When Daylight Savings Time arrives, you can reset your alarm clock, your computer clock, and your wall clock, but it's not so easy to reset your internal clock. 

The hormone melatonin, secreted by the pineal gland in your brain, regulates your sleep-wake cycle by responding to daylight. When you set the clock back from daylight savings time in winter, and it gets darker earlier, you gain an extra hour in the day. Use it wisely, and you might even gain an extra hour's sleep. But when you turn the clock ahead again in the spring, you lose an hour and you will most certainly lose it as sleep time. It will be harder to get up in the morning and harder to stay alert throughout the next day. And it could take a few days to get over that, especially if you already have trouble getting a good night's sleep.

If you normally fall asleep easily, one way to handle that lost hour is to go to bed an hour earlier than you have been, and get right into the new cycle.  For example, let's say you normally go to bed at 11 p.m. At 10 p.m. on the evening when you will officially turn the clock ahead (technically at 2 o'clock in the morning), simple turn the clock to 11 p.m. and go to bed. If you fall asleep within a reasonable amount of time and get up at your normal time the next day, you won't have lost any sleep and it will be much easier for you to cycle into the new time zone from thereon in.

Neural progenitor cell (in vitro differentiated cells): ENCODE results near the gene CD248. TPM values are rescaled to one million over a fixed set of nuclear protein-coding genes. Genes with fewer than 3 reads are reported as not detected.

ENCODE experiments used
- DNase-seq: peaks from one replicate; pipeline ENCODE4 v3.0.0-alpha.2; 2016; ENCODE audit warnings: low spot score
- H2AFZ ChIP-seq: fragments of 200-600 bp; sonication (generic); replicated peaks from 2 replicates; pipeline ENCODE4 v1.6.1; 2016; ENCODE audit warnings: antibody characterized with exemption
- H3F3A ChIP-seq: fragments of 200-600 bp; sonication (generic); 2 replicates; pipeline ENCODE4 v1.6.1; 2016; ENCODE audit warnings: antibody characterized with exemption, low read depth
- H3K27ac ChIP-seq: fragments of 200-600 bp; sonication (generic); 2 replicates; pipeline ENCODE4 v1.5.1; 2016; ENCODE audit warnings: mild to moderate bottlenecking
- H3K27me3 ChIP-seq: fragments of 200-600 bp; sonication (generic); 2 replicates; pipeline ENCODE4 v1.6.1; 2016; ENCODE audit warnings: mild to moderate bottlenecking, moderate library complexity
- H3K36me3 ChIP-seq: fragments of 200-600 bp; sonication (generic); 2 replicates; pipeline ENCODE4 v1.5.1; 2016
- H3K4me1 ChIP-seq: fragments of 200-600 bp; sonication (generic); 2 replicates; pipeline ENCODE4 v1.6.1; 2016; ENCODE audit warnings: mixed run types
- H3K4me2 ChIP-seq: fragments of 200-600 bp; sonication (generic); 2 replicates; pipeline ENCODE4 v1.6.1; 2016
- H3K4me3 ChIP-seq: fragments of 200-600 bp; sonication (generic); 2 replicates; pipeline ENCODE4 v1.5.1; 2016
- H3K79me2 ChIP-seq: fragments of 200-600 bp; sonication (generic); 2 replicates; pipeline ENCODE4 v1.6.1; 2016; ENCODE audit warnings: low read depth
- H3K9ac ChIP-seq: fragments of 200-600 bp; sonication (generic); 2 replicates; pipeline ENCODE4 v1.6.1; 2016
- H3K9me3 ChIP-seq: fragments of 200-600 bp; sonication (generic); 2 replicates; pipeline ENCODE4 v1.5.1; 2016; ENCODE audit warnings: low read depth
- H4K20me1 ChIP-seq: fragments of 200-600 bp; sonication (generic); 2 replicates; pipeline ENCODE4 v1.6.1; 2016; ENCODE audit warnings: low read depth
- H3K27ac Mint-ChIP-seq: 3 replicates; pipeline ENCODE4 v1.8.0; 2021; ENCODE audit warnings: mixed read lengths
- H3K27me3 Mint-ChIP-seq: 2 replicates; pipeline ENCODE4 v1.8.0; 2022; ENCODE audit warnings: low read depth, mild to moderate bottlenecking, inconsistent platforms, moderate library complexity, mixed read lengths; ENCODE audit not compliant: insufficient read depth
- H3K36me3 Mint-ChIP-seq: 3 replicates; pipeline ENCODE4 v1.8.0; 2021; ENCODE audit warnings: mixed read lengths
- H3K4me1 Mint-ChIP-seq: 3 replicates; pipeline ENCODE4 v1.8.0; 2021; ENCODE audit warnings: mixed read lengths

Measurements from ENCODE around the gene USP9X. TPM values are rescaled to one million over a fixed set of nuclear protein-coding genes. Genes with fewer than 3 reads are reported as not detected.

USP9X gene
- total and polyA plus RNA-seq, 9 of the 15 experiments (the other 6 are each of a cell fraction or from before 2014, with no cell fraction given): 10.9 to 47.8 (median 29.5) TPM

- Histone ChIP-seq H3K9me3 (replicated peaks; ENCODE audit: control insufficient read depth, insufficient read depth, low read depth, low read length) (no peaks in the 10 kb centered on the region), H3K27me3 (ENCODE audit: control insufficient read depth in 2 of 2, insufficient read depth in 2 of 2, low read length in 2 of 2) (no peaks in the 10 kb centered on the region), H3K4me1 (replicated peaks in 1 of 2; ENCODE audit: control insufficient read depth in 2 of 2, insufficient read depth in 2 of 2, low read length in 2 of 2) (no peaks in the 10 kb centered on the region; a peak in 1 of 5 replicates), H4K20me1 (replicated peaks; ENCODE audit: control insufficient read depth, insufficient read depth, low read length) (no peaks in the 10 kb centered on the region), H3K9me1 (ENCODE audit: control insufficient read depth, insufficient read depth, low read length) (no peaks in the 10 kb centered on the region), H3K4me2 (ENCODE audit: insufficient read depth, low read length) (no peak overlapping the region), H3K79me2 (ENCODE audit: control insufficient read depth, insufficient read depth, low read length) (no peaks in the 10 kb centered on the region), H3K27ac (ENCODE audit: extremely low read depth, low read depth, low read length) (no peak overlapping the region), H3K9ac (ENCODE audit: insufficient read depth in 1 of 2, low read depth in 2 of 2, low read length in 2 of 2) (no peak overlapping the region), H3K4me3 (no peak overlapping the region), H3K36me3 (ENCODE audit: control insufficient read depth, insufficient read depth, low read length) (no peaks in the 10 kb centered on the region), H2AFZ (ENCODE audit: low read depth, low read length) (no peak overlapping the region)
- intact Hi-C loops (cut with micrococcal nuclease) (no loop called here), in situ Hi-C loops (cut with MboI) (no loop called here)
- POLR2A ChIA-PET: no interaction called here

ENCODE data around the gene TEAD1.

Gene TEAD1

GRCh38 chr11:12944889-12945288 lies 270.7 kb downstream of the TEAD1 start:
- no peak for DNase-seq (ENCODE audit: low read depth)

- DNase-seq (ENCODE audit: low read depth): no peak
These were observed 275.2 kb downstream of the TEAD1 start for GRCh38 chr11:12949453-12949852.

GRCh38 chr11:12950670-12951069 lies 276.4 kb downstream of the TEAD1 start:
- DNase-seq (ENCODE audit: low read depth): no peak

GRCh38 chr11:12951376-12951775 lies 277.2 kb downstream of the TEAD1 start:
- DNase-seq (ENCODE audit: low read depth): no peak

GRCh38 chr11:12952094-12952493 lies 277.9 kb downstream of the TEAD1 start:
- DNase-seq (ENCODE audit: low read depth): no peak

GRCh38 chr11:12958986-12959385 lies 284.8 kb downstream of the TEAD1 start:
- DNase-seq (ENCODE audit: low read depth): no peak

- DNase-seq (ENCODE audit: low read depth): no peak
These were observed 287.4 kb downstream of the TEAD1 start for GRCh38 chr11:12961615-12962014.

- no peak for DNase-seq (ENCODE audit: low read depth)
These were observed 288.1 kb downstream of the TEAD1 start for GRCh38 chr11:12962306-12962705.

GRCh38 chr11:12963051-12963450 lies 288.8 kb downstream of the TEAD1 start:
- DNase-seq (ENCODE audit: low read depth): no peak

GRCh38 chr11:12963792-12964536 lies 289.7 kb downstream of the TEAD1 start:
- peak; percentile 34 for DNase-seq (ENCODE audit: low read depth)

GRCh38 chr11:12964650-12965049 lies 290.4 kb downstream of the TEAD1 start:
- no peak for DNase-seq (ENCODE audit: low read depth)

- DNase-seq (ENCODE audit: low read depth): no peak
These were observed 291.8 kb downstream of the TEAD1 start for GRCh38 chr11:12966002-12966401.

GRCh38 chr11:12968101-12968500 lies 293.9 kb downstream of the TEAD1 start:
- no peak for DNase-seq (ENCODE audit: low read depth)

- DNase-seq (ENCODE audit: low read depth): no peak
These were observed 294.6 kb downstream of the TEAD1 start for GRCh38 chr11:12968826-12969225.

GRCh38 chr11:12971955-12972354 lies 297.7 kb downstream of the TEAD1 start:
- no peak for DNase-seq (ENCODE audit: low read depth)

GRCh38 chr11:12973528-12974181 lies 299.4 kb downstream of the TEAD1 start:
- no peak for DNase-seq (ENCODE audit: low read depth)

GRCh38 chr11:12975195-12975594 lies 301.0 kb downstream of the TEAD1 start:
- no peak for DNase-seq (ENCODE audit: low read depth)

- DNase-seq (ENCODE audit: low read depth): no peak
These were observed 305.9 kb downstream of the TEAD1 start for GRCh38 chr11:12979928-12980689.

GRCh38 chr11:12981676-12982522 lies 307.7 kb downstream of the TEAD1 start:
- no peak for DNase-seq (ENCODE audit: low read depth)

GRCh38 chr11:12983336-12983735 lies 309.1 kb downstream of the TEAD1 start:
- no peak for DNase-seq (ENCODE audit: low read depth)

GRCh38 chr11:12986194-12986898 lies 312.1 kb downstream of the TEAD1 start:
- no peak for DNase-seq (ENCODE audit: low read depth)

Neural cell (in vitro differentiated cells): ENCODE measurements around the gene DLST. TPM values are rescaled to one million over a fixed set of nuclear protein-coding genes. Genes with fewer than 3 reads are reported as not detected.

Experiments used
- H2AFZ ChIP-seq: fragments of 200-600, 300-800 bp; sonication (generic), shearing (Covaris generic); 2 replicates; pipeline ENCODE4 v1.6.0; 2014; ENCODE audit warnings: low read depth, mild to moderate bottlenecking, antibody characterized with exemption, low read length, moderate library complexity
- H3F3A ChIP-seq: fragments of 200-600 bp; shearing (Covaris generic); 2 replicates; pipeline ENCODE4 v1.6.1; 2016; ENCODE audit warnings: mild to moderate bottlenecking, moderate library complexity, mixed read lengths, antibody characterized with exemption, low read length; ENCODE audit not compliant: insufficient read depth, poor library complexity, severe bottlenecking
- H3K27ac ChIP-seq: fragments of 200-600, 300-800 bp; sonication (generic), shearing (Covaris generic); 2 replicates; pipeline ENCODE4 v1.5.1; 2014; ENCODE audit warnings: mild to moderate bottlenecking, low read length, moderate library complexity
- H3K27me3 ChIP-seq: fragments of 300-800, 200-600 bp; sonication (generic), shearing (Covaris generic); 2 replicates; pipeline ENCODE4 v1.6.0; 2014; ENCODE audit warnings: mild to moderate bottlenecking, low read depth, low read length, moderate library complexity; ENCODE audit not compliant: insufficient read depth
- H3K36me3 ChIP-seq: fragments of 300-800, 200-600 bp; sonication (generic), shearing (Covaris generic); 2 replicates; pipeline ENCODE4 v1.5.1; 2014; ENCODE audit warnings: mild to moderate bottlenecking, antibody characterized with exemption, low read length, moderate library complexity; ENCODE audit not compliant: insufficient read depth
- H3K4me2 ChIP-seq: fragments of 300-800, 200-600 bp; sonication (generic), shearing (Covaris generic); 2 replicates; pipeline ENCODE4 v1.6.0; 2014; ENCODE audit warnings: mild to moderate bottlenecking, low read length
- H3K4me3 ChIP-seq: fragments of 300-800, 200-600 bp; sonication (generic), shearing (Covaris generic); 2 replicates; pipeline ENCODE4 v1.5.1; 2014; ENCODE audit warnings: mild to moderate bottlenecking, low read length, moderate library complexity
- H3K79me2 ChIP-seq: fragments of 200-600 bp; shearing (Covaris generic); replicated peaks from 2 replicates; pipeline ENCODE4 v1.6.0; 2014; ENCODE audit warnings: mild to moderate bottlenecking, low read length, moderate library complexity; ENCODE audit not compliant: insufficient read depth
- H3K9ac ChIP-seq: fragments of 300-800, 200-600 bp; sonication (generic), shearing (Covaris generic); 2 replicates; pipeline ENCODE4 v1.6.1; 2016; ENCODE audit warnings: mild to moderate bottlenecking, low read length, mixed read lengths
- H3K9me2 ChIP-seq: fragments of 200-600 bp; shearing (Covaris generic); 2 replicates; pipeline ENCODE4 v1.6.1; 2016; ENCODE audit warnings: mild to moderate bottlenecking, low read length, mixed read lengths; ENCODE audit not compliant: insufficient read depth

If it usually takes a while for you to fall asleep at night, or you are just better at making gradual adjustments, prepare for the time change in advance. Starting three or four nights prior to turning the clocks ahead, go to bed 15 or 20 minutes earlier. You will be easing yourself into a schedule that actually puts you in bed an hour earlier than you are used to. When 10 p.m. rolls around and you change it to 11, you'll be ready to go to bed.

These three steps can help you adjust quickly to daylight savings time by helping you get into bed and fall asleep whatever time works best, and wake up feeling refreshed the next day.

1. Take a warm bath or shower just before bed. The drop in temperature when you come out of the bath will help your body relax, and you'll be better able to fall asleep a little earlier.

2. If the time change has you waking up in the middle of the night, try to go right back to sleep. If, after 20 minutes, you are still awake and not feeling drowsy, get out of bed and do something calming and restful, such as reading or knitting.

3. Get up and out right away in the morning.  Exposure to sunlight early in the day will help your inner clock adjust to the new sleep-wake cycle.



Loyola University Medical Center. "The Dangers of Daylight Saving Time." 10 Mar 2010. Web. 24 Feb 2011

University of Michigan/Sleeps Disorders Center